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Last Thursday and Friday we had temperatures of around -20°C. I am currently taking a photography course (pictures of this to follow soon), and it turns out these temperatures are usually the best for photography. So what do you wear if you have to spend several hours outdoors without moving around much? The answer is: many layers. Unfortunately the amount of layers you can put on hands and feet is somewhat limited by practicalities, so both were freezing cold after a short time. The rest of my body stayed quite toasty though with the below:

Clothing at -20°CAnd I just noticed, the picture is actually missing the thick skiing socks I put on top of the tights and socks, and of course big winter boots. Putting on all these layers makes getting ready to go out a pretty lengthy process, and you really don’t want to be needing a toilet while you’re out either. Also, you just look completely ridiculous in that outfit – Mr Always Right referred to me as Dark Helmet and I think someone took a picture of me on the bus, because I was just so wrapped up. And I feel like in all those layers you have the spatial awareness and dexterity of a two-year-old. I don’t care though, as long as I stay reasonably warm.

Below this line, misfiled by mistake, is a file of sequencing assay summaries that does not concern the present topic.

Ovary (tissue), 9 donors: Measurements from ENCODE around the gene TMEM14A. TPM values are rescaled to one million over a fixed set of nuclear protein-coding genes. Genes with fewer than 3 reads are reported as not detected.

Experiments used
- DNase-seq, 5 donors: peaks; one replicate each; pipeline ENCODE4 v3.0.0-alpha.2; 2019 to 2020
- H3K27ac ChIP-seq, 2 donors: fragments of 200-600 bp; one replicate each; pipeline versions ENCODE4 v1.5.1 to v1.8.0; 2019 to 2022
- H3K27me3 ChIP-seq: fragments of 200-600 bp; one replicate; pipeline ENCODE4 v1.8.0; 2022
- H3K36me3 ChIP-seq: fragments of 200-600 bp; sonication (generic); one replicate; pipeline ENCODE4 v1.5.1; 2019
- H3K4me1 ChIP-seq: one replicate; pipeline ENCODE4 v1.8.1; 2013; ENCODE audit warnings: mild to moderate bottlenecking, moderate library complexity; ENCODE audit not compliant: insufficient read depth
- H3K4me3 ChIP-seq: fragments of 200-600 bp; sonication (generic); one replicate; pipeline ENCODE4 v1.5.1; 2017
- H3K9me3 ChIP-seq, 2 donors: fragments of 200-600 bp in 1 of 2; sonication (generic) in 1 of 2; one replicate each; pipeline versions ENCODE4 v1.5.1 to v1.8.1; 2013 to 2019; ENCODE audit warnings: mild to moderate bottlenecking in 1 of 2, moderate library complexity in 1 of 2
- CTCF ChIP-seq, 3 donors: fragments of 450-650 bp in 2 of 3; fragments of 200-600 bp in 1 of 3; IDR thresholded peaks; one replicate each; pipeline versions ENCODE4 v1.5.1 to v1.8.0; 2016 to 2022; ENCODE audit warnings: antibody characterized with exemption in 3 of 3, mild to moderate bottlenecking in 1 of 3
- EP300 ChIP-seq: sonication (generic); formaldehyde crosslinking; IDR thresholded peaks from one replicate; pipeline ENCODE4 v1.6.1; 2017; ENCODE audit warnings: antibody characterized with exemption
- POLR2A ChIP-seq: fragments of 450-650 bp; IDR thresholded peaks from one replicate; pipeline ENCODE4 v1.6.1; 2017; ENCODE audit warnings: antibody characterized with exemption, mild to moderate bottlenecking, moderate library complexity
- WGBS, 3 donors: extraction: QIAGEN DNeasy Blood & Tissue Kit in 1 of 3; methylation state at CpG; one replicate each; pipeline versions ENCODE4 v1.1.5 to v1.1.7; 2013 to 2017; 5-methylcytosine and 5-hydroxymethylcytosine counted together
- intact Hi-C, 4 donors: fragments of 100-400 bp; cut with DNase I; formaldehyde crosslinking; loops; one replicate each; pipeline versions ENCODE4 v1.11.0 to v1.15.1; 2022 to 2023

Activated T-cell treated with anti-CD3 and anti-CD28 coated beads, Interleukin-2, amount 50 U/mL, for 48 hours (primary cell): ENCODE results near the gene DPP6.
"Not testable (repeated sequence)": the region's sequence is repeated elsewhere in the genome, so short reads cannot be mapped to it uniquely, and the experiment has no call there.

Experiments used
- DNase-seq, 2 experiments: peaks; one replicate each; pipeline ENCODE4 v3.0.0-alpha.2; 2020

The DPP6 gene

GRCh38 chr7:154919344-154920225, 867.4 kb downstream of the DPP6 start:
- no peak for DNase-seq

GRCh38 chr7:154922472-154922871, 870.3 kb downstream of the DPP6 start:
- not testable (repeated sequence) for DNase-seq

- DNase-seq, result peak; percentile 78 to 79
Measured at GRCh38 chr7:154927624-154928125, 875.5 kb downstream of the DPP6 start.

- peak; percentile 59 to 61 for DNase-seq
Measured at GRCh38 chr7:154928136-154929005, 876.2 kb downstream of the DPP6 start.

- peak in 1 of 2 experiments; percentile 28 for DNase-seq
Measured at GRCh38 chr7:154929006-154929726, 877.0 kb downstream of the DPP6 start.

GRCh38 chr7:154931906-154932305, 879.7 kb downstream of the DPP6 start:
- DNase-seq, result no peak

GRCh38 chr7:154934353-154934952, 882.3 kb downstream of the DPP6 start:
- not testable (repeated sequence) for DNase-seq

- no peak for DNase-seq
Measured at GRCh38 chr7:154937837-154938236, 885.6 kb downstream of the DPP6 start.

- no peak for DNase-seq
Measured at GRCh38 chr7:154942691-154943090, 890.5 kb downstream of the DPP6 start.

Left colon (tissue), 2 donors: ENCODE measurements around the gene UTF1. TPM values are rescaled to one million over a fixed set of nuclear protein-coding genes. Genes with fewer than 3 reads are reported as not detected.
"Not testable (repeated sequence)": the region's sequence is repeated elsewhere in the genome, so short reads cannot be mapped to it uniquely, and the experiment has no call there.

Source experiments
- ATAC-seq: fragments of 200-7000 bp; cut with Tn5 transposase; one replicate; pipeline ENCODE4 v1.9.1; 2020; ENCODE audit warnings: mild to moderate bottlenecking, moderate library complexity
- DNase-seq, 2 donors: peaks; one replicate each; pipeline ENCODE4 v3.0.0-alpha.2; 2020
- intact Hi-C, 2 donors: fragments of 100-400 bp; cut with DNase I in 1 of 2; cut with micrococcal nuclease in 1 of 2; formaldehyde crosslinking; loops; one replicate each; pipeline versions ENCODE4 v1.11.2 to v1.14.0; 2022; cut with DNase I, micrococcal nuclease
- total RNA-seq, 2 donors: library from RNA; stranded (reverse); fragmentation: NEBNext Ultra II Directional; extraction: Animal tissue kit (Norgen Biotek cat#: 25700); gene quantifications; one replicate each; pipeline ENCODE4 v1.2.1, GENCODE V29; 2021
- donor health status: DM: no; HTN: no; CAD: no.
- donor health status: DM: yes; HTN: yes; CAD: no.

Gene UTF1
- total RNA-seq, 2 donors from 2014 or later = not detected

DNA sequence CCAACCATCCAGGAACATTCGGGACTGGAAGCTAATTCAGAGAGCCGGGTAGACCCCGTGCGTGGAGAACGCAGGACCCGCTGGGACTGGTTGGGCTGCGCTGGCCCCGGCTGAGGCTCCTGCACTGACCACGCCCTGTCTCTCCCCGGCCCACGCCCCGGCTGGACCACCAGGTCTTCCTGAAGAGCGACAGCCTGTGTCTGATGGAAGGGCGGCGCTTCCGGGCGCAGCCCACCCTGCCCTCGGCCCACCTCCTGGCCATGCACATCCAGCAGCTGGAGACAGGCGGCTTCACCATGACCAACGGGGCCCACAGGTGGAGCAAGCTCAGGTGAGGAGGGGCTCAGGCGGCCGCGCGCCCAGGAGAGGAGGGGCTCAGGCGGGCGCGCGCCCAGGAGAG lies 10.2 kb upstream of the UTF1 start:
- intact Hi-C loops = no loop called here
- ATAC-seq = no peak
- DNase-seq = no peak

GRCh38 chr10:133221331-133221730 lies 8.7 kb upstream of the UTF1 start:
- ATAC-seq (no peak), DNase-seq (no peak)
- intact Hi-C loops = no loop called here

Unfortunately I wasn’t able to dress up my camera accordingly, so on the second day it started complaining. I think the mirror had started freezing, and every time I switched the camera on the mirror jumped a bit. I was getting really worried, but luckily it seems everything is working fine again now that temperatures have gone back to around 0°C (which happened in an overnight jump of 20°!).

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One thought on “How to Dress in -20°C

  1. I usually wear a bit less when it’s -20 🙂 But it’s definitely better to have too much than too little…

    I also experienced problems once with my camera’s mirror, while taking photos for a couple of hours at -20 degrees. (It’s hard to stop taking photos when there are awesome northern lights up in the sky!) Afterwards it seemed fine as well. One of my batteries had problems afterwards, though.

    One thing which is important when taking photos: good vs. flexible protection for your hands. I also have two layers of gloves; one light with good grip (I used to have some mountaineering gloves, which were perfect, but then I lost one of them and couldn’t find a good replacement), and some big warm ones where my hands fit in with already one layer of gloves on 😉

    I also like to have a balaclava on me when taking photos for hours at these temperatures. Also looks stupid, but when you’re out alone in the night in the wilderness nobody cares 😉

    Another thing which looks stupid but helps a lot: if you use a metal tripod, add some layers of duct tape to places where you want to handle it. And don’t take off all layers of gloves when doing so. Otherwise your fingers might get stuck 🙂

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